Today's root beer is far less healthful having commercial additives and more sugar per serving than any other American soda pop, but it is quintessentially American like apple pie. We serve it up in hard frosted mugs, iced cold,  with scoops of vanilla ice cream floating in it. 
     Les, having had root beer floats for dessert thinks they are fine. I suggested we brew our own root beer and travel around to the different canal boat shows selling root beer floats throughout summer. We could become The Root Beer Float Boat! Great idea--too much work. 
     This is another cultural item, the pronunciation of which had us both in stitches.  Americans say "Gram crackers." Les pronounces it as "Gray-ham's crackers." But the box confuses him as it contains Graham cracker crumbs--not crackers. One can buy the box of crackers but I use the crumbs to make cheesecake and cookie bar crusts.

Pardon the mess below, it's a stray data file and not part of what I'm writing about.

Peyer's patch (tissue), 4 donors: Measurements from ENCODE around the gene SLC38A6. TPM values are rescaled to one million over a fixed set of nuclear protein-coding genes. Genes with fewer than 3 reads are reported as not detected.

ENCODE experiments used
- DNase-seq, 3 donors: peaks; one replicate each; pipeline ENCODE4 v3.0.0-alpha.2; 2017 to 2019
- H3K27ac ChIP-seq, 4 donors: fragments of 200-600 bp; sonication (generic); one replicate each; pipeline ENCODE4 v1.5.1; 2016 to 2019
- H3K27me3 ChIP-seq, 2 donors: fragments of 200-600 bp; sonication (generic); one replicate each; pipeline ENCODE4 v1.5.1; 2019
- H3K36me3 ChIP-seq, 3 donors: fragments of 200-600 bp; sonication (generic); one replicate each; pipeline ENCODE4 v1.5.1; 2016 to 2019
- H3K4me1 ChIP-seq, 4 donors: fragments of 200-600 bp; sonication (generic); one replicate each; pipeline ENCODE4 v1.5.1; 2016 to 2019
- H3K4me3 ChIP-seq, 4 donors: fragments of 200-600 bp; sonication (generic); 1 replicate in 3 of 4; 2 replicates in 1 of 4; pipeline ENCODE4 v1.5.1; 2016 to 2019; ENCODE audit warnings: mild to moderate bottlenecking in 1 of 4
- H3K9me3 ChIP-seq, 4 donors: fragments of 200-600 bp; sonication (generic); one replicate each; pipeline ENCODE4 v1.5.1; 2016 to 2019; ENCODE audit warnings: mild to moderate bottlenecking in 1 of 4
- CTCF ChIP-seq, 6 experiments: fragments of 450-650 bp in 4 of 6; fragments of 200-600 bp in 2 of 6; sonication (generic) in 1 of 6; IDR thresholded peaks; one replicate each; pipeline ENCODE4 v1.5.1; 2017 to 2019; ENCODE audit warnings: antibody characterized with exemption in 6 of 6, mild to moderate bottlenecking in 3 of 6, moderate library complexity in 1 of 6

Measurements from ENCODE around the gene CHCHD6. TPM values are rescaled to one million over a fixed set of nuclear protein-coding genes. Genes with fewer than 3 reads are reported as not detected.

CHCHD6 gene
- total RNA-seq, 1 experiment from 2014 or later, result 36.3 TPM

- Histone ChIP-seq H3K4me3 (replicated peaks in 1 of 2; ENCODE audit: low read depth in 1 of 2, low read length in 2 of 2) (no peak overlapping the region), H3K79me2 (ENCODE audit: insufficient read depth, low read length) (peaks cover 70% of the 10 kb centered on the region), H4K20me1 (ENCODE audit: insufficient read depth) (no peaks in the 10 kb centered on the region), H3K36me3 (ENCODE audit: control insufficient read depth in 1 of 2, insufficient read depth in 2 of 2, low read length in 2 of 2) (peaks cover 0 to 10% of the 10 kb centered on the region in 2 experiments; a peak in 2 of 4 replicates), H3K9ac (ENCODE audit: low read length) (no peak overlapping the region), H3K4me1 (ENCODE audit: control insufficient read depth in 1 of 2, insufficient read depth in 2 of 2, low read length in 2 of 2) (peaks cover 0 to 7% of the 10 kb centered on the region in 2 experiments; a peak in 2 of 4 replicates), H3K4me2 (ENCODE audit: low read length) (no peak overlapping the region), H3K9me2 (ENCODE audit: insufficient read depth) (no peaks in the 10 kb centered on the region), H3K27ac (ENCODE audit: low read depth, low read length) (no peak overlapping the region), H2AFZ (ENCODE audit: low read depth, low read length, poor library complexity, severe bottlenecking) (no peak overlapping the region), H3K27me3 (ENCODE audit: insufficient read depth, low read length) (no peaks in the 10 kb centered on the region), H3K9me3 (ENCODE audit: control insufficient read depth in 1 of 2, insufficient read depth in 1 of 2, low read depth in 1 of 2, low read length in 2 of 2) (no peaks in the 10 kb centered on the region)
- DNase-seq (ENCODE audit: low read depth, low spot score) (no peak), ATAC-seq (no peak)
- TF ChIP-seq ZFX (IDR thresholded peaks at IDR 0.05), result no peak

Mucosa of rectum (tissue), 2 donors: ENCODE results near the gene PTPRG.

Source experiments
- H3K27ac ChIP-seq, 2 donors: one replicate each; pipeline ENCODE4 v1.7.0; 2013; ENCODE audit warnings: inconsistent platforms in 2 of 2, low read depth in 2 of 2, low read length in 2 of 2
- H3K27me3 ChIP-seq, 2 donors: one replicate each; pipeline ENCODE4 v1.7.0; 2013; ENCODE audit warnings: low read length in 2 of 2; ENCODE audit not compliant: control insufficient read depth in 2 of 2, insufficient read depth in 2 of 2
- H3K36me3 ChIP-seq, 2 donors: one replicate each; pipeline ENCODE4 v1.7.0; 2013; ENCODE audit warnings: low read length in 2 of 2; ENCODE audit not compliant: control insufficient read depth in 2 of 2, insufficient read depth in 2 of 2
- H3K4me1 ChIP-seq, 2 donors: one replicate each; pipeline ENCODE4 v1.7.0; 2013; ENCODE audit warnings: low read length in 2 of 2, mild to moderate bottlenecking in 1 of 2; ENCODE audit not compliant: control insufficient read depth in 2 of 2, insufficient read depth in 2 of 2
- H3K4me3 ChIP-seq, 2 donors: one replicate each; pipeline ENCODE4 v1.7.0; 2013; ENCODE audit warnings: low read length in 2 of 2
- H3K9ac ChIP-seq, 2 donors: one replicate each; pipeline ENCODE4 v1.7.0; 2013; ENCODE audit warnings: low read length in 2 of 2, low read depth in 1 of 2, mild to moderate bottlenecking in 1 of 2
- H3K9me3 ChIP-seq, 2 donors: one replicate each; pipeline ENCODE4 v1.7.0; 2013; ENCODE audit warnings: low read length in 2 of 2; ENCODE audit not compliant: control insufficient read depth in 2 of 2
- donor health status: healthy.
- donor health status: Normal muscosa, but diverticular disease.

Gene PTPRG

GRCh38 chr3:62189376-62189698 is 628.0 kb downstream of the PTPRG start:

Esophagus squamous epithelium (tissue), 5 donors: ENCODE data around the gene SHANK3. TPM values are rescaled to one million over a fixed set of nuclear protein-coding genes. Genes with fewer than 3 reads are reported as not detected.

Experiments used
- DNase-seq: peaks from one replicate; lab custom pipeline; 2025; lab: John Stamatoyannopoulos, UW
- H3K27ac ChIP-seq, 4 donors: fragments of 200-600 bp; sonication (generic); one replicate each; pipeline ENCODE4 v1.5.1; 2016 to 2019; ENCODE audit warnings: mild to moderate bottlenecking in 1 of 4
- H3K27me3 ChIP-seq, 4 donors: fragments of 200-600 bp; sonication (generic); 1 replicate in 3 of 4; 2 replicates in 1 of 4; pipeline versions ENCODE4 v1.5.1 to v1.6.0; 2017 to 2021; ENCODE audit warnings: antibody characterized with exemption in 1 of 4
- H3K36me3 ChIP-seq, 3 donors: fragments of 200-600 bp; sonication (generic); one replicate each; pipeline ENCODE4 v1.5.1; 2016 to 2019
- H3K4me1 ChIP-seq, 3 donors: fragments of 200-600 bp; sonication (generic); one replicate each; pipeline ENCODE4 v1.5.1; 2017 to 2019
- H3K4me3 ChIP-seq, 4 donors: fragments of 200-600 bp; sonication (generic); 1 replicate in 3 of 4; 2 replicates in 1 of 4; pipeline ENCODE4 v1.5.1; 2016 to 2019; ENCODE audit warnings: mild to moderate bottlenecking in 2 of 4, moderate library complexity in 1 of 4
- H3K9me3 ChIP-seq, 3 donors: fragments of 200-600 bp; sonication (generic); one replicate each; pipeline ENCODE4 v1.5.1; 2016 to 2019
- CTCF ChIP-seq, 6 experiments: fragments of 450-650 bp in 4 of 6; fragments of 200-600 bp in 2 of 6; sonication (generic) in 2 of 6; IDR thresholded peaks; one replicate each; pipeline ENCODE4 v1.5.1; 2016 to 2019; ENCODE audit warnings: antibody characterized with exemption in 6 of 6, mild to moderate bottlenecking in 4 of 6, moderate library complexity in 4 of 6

In England cooks use Digestive Biscuits. After sampling both I can tell you they are not close at all.

     Well, not American pickles. Who knew British pickles and American pickles were so different?? 
     I love Sweet pickles, Bread and butter pickles--which are my favorite--and banquet dills. They are fabulous in potato salads, tuna sandwiches and on hamburgers. I asked Les if he liked pickles and he threw a face and said, "No!"  Well I was totally amazed, but then he doesn't like olives either so go figure.
     We had occasion to eat hamburgers for lunch at Zoe's on the WSU campus one day last February. When our food came, Les lifted the bun and looked through the bits on his burger. Apparently in the USA burgers come dressed to the nines in things like lettuces, onion, tomato and yes! pickles. A large green dill pickle spear reclined across the girth of Dear Sir's burger.  He looked at it dubiously and asked me,
     "What is that?" The light went on in my head immediately.